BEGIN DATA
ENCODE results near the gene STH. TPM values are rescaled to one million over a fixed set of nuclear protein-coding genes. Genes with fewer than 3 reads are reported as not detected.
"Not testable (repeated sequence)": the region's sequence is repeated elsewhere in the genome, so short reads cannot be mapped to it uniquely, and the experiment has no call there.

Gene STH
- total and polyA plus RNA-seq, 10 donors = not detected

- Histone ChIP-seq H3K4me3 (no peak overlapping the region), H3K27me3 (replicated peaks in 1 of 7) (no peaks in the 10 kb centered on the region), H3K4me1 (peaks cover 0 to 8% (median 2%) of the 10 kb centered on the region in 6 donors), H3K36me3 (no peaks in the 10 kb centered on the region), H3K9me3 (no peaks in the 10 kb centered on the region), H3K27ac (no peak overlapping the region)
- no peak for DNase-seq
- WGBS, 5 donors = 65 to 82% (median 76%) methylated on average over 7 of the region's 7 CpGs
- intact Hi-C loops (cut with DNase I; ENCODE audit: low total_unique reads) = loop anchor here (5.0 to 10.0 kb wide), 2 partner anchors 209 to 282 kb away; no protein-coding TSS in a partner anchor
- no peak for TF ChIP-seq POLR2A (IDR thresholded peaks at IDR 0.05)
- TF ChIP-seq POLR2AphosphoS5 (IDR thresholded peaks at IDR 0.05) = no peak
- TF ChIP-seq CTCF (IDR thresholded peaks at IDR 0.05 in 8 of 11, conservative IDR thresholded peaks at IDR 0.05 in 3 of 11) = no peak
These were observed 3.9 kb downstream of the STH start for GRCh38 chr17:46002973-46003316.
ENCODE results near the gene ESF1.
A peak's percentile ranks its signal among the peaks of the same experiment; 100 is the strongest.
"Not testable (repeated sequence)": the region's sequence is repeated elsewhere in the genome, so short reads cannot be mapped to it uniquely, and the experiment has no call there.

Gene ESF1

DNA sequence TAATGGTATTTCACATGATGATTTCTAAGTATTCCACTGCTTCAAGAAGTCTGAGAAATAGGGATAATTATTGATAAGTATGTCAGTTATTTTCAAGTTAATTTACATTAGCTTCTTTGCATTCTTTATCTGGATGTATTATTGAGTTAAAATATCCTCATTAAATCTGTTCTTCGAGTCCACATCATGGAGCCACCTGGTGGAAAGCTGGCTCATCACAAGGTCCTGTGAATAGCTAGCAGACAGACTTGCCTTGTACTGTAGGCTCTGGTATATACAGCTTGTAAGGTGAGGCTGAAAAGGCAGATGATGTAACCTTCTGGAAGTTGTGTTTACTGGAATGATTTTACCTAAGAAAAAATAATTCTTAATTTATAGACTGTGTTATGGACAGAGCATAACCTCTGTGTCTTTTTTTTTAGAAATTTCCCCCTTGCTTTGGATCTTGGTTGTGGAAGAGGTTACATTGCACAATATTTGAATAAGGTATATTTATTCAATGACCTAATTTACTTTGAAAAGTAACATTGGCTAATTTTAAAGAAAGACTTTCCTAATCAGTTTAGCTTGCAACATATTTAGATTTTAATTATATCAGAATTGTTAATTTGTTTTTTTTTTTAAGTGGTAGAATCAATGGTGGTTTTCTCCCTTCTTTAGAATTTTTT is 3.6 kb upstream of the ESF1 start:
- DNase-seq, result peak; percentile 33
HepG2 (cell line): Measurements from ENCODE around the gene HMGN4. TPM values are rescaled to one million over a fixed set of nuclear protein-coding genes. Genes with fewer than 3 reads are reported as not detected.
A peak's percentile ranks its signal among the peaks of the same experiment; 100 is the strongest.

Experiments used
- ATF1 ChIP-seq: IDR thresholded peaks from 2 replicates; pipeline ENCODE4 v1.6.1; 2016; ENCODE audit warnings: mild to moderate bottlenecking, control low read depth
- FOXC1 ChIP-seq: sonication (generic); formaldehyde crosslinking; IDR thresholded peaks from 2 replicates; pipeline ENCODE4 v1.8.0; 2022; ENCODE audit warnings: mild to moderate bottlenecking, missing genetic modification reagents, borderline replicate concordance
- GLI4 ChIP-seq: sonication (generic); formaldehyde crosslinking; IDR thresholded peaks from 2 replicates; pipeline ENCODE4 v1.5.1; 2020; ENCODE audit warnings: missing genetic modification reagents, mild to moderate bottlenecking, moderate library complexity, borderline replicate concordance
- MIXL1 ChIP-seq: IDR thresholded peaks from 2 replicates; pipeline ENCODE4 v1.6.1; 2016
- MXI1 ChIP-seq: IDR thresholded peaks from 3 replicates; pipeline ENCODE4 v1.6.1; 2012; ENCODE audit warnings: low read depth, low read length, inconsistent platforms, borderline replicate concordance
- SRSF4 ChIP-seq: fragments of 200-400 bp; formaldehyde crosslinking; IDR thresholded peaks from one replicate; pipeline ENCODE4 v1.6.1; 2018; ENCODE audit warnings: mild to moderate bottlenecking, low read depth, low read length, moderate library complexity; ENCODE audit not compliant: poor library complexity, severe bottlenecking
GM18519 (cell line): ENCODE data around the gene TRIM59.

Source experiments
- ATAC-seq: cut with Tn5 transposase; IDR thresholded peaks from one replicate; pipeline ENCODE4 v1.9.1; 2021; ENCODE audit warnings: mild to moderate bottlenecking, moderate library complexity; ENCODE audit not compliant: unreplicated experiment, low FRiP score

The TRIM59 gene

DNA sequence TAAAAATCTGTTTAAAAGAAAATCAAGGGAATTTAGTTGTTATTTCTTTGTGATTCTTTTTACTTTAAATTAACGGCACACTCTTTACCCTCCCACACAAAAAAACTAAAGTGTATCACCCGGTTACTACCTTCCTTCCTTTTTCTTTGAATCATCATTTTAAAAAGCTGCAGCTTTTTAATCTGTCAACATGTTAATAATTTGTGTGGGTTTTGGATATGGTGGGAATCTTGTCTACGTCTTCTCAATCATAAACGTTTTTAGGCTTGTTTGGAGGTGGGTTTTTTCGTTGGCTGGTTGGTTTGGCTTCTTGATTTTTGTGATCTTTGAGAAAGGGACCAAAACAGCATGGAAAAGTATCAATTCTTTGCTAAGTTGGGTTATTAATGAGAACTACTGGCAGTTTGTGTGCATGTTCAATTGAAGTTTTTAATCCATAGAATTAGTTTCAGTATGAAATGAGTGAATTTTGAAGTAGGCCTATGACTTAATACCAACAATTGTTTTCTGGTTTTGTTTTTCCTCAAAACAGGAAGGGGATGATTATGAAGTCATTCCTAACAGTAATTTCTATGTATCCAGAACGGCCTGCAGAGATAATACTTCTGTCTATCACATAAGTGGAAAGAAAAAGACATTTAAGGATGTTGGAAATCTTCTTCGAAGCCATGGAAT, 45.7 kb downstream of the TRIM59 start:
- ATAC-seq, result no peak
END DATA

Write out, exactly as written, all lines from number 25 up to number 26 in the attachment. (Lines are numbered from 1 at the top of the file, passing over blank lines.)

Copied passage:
- MIXL1 ChIP-seq: IDR thresholded peaks from 2 replicates; pipeline ENCODE4 v1.6.1; 2016
- MXI1 ChIP-seq: IDR thresholded peaks from 3 replicates; pipeline ENCODE4 v1.6.1; 2012; ENCODE audit warnings: low read depth, low read length, inconsistent platforms, borderline replicate concordance